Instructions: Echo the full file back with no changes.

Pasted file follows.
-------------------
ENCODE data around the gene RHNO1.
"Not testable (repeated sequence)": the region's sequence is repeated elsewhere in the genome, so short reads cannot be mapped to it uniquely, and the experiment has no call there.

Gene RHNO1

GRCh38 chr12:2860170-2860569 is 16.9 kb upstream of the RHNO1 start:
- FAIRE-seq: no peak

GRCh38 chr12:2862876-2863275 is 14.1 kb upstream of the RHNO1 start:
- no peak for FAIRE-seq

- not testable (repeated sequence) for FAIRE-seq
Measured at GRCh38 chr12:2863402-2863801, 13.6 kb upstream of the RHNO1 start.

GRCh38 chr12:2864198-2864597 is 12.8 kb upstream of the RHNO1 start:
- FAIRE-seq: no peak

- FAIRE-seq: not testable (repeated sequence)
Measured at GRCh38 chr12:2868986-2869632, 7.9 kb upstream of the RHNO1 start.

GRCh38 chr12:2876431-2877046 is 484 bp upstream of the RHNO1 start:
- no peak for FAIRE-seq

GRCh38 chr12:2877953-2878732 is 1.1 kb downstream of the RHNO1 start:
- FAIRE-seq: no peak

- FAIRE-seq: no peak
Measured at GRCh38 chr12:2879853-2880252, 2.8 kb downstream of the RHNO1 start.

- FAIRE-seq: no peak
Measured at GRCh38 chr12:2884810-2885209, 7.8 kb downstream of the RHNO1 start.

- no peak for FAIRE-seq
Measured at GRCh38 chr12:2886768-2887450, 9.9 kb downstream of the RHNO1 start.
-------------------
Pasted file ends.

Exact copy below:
ENCODE data around the gene RHNO1.
"Not testable (repeated sequence)": the region's sequence is repeated elsewhere in the genome, so short reads cannot be mapped to it uniquely, and the experiment has no call there.

Gene RHNO1

GRCh38 chr12:2860170-2860569 is 16.9 kb upstream of the RHNO1 start:
- FAIRE-seq: no peak

GRCh38 chr12:2862876-2863275 is 14.1 kb upstream of the RHNO1 start:
- no peak for FAIRE-seq

- not testable (repeated sequence) for FAIRE-seq
Measured at GRCh38 chr12:2863402-2863801, 13.6 kb upstream of the RHNO1 start.

GRCh38 chr12:2864198-2864597 is 12.8 kb upstream of the RHNO1 start:
- FAIRE-seq: no peak

- FAIRE-seq: not testable (repeated sequence)
Measured at GRCh38 chr12:2868986-2869632, 7.9 kb upstream of the RHNO1 start.

GRCh38 chr12:2876431-2877046 is 484 bp upstream of the RHNO1 start:
- no peak for FAIRE-seq

GRCh38 chr12:2877953-2878732 is 1.1 kb downstream of the RHNO1 start:
- FAIRE-seq: no peak

- FAIRE-seq: no peak
Measured at GRCh38 chr12:2879853-2880252, 2.8 kb downstream of the RHNO1 start.

- FAIRE-seq: no peak
Measured at GRCh38 chr12:2884810-2885209, 7.8 kb downstream of the RHNO1 start.

- no peak for FAIRE-seq
Measured at GRCh38 chr12:2886768-2887450, 9.9 kb downstream of the RHNO1 start.